Finland: Reforms postponed
Plans to reform the provision of social and health services will have a knock-on effect on occupational pensions
• Pensions of over 200,000 municipal workers could shift to the private sector regime.
• Plans to simplify the creation of new pension funds have been postponed.
• This makes IORP II adoption more complex.
• New investment regulations for occupational pensions came into force in April.
In July Finland postponed a health, social services and regional government reform (Sote) by a year to January 2020. The reform transfers a greater share of social and health services from the public to the private sector.
For the country’s occupational pensions sector, the reform could mean that the pensions of 220,000 municipal employees are transferred from the municipal pensions system (KuEL) to a mandatory defined benefit arrangement covering private sector employees (TyEL). In addition, 5,000 employees from state regional administrative services are set to become employees of the provinces.
The Ministry of Social Affairs and Health last year commissioned a study to evaluate the effects of the reform on contribution rates. From a pensions perspective, shifting provision from the public to the private sector will reduce the numbers covered by the KuEL and boost the numbers covered by TyEL.
The study outlined two scenarios as a result of the transfer of employees to the private system. In the first, a sixth of the estimated 220,000 personnel transfers to TyEL, and in the second, a third transfers.
A one-sixth reduction in the number of provincial employees would increase the local government pension KuEL contribution rate by 0.8 percentage points between 2020 and 2080. A one-third reduction would increase contribution rates over the same period by 1.7 percentage points. TyEL contributions would reduce by 0.4% in the one-sixth scenario and by 0.8% in the one-third scenario.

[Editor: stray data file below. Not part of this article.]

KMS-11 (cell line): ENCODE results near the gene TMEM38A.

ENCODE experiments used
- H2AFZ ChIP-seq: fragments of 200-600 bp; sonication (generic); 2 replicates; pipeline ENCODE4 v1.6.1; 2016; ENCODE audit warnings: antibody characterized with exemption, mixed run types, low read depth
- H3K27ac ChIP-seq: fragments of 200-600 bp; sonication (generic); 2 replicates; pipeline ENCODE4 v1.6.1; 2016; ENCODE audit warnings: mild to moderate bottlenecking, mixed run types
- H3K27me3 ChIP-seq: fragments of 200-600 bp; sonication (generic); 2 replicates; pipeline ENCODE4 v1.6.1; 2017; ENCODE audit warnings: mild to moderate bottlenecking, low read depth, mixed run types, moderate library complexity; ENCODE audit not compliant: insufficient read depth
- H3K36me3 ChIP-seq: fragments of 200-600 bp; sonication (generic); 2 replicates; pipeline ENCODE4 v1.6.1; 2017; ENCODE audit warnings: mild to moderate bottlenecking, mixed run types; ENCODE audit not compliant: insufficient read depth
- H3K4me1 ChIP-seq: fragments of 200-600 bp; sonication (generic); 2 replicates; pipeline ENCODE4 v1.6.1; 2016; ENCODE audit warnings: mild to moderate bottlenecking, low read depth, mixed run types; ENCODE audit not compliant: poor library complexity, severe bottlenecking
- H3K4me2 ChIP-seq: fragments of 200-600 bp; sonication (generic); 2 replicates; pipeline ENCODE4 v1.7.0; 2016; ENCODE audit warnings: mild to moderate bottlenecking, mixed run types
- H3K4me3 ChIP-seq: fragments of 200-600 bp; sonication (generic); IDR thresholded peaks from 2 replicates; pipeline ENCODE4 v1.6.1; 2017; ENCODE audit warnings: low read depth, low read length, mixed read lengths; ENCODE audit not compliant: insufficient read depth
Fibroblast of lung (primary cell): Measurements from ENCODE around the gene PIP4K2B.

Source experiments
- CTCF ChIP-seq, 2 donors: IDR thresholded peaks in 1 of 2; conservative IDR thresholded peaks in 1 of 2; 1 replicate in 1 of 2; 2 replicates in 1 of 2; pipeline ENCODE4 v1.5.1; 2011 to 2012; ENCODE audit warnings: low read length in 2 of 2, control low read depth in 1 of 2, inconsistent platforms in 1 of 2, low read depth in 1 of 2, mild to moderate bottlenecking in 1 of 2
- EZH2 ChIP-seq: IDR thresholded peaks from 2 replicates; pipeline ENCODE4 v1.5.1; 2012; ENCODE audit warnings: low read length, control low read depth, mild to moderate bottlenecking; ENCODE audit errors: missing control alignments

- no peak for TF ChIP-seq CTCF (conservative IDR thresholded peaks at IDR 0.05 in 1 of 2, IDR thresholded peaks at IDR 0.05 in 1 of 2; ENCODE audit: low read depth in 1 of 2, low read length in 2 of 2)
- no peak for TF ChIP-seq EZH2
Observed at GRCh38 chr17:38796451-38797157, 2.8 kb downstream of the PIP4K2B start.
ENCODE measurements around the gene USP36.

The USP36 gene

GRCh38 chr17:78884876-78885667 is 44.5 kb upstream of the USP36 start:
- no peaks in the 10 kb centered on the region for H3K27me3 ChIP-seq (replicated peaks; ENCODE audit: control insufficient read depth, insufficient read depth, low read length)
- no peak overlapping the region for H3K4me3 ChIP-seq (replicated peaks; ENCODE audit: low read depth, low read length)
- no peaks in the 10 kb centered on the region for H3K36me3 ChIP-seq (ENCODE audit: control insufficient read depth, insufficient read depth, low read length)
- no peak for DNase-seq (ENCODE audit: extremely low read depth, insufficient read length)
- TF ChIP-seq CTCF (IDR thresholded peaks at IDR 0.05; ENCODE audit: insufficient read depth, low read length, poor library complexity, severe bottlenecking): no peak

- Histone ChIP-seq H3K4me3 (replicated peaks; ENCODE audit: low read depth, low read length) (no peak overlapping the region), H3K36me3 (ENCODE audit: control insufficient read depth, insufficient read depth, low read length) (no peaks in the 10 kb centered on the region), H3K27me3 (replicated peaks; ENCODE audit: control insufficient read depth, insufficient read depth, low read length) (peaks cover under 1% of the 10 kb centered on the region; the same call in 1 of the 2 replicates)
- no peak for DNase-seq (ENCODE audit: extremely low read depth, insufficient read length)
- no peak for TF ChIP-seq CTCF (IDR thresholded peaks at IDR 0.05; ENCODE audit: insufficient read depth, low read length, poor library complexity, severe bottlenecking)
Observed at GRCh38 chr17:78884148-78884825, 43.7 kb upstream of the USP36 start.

The study concluded that a transfer of employees of this scale would reduce the level of TyEL contributions over the long term, while increasing the funding share of the provincial governments. As a whole, the transfer would grow the funding share of provinces and the share of pension expenses overall.
Plans to simplify the rules governing the set-up of new pension funds have experienced a setback. In March, the Council of Regulatory Impact Analysis (CRIA) sent a new draft law on pension funds and foundations back to Finland’s Ministry of Health and Social Affairs (STM) for further consideration.
The government’s draft proposal, released in February, aimed to simplify the process. Proposals included lowering the minimum requirement for active scheme members from 300 to 150, removing obstacles for generating a unit combined with different pension insurance schemes, and adjusting the transferable solvency margin.
CRIA, however, said the draft did not explain whether relaxing the regulations on establishing and operating pension funds is the right way to diversify the country’s pensions system. The council also considered the impact assessment of the draft proposal to be inadequate. This means a 12-month delay in the reform of the current legislation on pension funds and foundations.
Some in the sector had envisioned that the law on pension funds and foundations could have been reformed before the summer, and before the sector adopts the IORP Directive later this year. Now Finland will have to adopt IORP into its existing pension fund legislation and then reform the whole legislation again when the new law is finally passed.
New investment rules for occupational pensions came into force in April. Since then, equity, bond and other investments in OECD countries outside the European Economic Area (the EU countries plus Iceland, Liechtenstein and Norway) will be equivalent to investments in EEA countries.
Limitations to real estate investment have also been removed. From April, it became possible to invest more than 40% of assets in real estate, and the limitation on investing more than 15% of assets in one single property was removed.
In January, a new regulatory framework for calculating the solvency of Finnish pension funds (TyEL) came into effect. Previously, only assets covering liabilities were taken into account in calculating the solvency of a pension fund. Now, all holdings of a pension fund are taken into account in the calculation. According to the local finance regulator, the change will not have any noteworthy effect on local pension funds.
Over the first quarter of 2017, Finnish pension funds had a healthy solvency ratio. The ratio of work pension (TyEL) assets to liabilities increased to 129.7%. At the end of 2016, the ratio stood at 128.6%.
There are currently 24 pension funds in Finland managing statutory pensions, of which six are insurance schemes and 18 are company pension funds or industry-wide pension funds. Assets under management in the TyEL system stand at about €120bn. A large share of assets are held by insurance schemes.